Grant Thornton is expected to be appointed on 10 May as Administrators to the company’s five London properties. Irelend’s National Asset Management Agency (NAMA) is the instigator of this action. NAMA also appointed Grant Thornton as Receivers to the Irish Glenkerrin properties.
Glenkerrin bought up the existing Arcadia site and other properties immediately west of Ealing Broadway Station and proposed a retail and residential development , including a 26 storey residential block, in 2008. Ealing Council agreed to the Planning Application but the Government eventually turned it down in December 2009. WEN as part of Save Ealing Centre spoke at a Government Inquiry on the application and you can read Eric’s personal blog of the daily twists and turns of this Inquiry here).
It appears that Glenkerrin is in debt to the tune of 650 Million Euros.
WEN is not surprised at Glenkerrin’s collapse, but we are surprised that it has taken so long for it to take place.
Bring your family and friends to Ealing Transition Community Garden Open Day on May 11th from 11am – 2pm. click on the details below for more information.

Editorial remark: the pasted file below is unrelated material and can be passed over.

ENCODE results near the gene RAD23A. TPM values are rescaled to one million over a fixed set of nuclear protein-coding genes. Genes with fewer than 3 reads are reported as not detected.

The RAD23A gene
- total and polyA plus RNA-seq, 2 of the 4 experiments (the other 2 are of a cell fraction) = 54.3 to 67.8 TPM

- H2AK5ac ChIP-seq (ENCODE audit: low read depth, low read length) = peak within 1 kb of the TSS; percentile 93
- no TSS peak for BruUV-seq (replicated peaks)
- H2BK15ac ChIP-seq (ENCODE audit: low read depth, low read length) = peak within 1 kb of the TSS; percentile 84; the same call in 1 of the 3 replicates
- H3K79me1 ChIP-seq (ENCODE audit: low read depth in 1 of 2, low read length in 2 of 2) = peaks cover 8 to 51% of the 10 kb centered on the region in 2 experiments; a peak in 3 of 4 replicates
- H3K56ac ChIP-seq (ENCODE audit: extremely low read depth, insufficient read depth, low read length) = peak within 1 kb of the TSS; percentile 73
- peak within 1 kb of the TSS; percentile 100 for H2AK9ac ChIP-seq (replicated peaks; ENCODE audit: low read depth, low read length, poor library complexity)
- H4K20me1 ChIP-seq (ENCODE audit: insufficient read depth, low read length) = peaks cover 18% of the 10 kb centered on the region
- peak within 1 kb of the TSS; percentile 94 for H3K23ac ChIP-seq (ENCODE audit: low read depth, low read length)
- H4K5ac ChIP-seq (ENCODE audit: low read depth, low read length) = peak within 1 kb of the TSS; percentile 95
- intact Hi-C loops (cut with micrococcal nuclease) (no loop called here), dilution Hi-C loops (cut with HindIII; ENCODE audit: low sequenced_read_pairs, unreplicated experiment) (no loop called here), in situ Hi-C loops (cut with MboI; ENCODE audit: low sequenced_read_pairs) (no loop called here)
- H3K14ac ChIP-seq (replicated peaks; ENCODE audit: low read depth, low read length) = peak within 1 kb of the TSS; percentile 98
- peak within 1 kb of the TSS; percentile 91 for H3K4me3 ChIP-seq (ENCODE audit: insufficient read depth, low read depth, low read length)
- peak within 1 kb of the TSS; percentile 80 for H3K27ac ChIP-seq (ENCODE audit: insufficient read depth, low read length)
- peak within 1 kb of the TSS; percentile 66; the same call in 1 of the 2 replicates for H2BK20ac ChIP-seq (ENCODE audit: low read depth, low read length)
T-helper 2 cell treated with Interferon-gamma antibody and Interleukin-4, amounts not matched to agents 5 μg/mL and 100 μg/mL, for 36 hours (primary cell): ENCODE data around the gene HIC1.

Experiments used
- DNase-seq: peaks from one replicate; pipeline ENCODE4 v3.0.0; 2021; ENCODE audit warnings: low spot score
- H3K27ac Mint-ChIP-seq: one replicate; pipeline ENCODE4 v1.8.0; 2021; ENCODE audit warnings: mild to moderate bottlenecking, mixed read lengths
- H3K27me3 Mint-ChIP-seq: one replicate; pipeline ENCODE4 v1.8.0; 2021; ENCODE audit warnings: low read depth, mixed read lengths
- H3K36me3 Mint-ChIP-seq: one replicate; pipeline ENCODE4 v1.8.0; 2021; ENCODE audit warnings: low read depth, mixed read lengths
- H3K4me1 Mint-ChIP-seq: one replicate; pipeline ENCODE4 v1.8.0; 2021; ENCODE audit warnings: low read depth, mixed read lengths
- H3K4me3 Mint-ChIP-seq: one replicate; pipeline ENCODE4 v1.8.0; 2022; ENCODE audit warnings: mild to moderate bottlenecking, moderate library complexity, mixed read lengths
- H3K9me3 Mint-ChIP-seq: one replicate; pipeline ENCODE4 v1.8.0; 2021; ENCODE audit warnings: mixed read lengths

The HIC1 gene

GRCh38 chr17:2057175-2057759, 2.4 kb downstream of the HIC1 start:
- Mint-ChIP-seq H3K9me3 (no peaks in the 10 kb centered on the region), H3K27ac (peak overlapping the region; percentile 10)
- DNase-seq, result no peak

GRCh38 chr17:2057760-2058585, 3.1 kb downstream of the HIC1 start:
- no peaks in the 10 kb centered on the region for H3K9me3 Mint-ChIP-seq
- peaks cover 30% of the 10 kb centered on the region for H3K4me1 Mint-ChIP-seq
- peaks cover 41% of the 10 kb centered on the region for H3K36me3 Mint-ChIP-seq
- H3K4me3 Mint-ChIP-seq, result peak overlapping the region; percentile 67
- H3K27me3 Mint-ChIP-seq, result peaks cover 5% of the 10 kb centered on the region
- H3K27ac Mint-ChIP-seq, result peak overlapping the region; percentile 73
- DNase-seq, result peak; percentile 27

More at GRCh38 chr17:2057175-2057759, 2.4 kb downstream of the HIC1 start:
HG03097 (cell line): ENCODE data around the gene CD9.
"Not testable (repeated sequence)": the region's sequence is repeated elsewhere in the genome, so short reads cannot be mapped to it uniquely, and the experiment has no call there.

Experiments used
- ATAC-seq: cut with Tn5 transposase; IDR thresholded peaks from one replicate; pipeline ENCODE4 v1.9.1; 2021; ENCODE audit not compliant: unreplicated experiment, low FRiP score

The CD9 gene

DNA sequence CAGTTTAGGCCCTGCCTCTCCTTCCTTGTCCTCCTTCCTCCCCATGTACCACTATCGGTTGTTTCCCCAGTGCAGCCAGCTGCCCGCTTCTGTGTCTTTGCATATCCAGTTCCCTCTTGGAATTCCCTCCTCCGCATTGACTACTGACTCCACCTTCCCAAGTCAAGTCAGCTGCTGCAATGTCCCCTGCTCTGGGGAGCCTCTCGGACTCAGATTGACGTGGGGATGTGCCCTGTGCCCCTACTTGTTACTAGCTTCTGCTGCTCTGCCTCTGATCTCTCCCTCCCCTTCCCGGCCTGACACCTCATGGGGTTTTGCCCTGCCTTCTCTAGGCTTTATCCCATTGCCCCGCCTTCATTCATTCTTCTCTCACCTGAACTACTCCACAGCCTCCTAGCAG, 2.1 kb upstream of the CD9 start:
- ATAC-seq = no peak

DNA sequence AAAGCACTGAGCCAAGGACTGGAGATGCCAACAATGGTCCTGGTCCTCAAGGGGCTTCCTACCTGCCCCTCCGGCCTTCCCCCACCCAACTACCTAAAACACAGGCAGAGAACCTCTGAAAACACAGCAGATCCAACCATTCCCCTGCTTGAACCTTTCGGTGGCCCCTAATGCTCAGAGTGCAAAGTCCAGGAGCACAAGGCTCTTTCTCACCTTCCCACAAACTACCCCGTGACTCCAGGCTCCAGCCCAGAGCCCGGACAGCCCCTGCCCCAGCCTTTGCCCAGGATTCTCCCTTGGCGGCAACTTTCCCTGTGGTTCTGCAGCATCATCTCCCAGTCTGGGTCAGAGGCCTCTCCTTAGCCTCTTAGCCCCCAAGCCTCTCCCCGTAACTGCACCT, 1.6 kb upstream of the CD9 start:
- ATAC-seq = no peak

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Ealing will be sending 150 police officers up to town on Friday to help with the Royal Wedding. As a result local policing will tend to concentrate on emergencies and there will be little, if any, resource available for preventive patrolling. It is probable that burglars are aware of these pressures on the police.
The police have therefore asked that residents do everything they can to minimise burglary opportunities, especially while the street parties are in progress and doors and windows might be left open.
Chris Gilson reports on the potential slow-down of skyscraper growth in London, as a result of fiscal austerity.
One of West Ealing Neighbours’ major concerns in the last half decade is the potential growth of super-massive skyscrapers and commercial developments in the town’s center – all without increased provision for social services for new residents. The recession has certainly slowed down a number of these developments, and now Bloomberg reports that for the capital in general: